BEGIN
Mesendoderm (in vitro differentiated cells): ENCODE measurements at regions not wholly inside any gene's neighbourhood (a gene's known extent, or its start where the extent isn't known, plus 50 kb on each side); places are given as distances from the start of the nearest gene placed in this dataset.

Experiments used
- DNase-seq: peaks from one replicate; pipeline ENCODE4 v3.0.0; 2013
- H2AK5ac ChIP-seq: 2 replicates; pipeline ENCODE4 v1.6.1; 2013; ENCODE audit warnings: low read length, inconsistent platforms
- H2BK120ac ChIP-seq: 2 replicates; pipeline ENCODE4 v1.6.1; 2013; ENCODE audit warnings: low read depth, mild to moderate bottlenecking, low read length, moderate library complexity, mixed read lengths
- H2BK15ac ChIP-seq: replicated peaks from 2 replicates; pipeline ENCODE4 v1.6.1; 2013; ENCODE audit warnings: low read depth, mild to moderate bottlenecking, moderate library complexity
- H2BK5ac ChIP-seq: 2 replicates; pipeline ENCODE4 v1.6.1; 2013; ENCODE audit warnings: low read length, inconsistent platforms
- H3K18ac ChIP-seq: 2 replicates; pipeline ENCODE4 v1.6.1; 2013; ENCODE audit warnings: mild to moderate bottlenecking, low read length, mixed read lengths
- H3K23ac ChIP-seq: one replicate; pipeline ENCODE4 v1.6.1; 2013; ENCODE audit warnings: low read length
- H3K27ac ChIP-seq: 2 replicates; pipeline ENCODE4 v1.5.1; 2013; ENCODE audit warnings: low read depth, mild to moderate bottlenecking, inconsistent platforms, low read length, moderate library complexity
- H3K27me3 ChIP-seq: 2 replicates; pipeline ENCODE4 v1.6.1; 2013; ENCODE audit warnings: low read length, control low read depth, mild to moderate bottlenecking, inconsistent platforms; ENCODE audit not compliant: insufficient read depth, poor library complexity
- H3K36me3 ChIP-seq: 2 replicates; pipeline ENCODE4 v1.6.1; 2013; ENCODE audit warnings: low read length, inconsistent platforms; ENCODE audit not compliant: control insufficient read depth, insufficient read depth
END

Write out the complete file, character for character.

Mesendoderm (in vitro differentiated cells): ENCODE measurements at regions not wholly inside any gene's neighbourhood (a gene's known extent, or its start where the extent isn't known, plus 50 kb on each side); places are given as distances from the start of the nearest gene placed in this dataset.

Experiments used
- DNase-seq: peaks from one replicate; pipeline ENCODE4 v3.0.0; 2013
- H2AK5ac ChIP-seq: 2 replicates; pipeline ENCODE4 v1.6.1; 2013; ENCODE audit warnings: low read length, inconsistent platforms
- H2BK120ac ChIP-seq: 2 replicates; pipeline ENCODE4 v1.6.1; 2013; ENCODE audit warnings: low read depth, mild to moderate bottlenecking, low read length, moderate library complexity, mixed read lengths
- H2BK15ac ChIP-seq: replicated peaks from 2 replicates; pipeline ENCODE4 v1.6.1; 2013; ENCODE audit warnings: low read depth, mild to moderate bottlenecking, moderate library complexity
- H2BK5ac ChIP-seq: 2 replicates; pipeline ENCODE4 v1.6.1; 2013; ENCODE audit warnings: low read length, inconsistent platforms
- H3K18ac ChIP-seq: 2 replicates; pipeline ENCODE4 v1.6.1; 2013; ENCODE audit warnings: mild to moderate bottlenecking, low read length, mixed read lengths
- H3K23ac ChIP-seq: one replicate; pipeline ENCODE4 v1.6.1; 2013; ENCODE audit warnings: low read length
- H3K27ac ChIP-seq: 2 replicates; pipeline ENCODE4 v1.5.1; 2013; ENCODE audit warnings: low read depth, mild to moderate bottlenecking, inconsistent platforms, low read length, moderate library complexity
- H3K27me3 ChIP-seq: 2 replicates; pipeline ENCODE4 v1.6.1; 2013; ENCODE audit warnings: low read length, control low read depth, mild to moderate bottlenecking, inconsistent platforms; ENCODE audit not compliant: insufficient read depth, poor library complexity
- H3K36me3 ChIP-seq: 2 replicates; pipeline ENCODE4 v1.6.1; 2013; ENCODE audit warnings: low read length, inconsistent platforms; ENCODE audit not compliant: control insufficient read depth, insufficient read depth